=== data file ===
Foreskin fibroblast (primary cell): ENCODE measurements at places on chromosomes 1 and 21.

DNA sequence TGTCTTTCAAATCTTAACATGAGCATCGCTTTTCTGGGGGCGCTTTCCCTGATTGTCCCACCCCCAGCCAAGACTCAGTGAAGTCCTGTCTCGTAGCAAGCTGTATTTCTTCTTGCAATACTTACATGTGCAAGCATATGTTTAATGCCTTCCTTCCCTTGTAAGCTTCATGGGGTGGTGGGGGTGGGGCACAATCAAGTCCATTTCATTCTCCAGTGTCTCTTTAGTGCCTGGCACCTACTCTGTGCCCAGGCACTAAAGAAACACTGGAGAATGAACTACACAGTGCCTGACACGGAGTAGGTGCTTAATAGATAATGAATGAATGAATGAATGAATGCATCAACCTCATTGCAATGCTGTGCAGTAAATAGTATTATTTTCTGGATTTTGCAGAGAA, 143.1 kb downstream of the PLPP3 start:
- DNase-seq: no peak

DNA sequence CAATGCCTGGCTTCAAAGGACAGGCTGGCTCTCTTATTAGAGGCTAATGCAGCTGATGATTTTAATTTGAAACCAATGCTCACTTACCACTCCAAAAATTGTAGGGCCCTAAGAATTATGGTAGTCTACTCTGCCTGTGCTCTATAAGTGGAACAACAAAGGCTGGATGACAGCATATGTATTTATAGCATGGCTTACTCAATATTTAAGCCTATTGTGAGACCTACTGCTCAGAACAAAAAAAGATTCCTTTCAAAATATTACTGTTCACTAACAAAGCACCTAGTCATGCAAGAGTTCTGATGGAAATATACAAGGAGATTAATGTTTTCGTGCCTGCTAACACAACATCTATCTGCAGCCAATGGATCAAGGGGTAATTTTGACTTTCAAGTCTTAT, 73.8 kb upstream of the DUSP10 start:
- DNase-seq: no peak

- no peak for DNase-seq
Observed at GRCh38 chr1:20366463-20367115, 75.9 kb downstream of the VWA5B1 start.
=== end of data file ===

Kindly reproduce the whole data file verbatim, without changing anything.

Foreskin fibroblast (primary cell): ENCODE measurements at places on chromosomes 1 and 21.

DNA sequence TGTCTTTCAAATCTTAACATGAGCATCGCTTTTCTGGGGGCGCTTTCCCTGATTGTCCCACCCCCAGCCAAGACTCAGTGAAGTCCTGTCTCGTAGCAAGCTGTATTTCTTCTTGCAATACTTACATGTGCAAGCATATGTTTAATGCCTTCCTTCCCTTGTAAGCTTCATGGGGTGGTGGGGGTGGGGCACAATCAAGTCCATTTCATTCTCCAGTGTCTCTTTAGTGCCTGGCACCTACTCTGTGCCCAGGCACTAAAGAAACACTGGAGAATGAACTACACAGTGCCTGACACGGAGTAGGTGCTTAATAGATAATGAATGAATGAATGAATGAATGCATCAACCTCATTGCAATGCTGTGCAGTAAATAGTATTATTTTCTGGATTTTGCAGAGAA, 143.1 kb downstream of the PLPP3 start:
- DNase-seq: no peak

DNA sequence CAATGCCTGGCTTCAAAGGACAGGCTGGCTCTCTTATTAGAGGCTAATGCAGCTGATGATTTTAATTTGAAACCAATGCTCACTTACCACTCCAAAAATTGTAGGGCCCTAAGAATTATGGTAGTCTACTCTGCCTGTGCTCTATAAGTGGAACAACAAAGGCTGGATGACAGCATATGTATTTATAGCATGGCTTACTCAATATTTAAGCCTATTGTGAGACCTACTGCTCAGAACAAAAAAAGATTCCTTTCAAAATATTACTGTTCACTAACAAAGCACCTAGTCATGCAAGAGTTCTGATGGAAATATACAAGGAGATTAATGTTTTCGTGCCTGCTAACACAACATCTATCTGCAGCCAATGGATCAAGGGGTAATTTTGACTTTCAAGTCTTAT, 73.8 kb upstream of the DUSP10 start:
- DNase-seq: no peak

- no peak for DNase-seq
Observed at GRCh38 chr1:20366463-20367115, 75.9 kb downstream of the VWA5B1 start.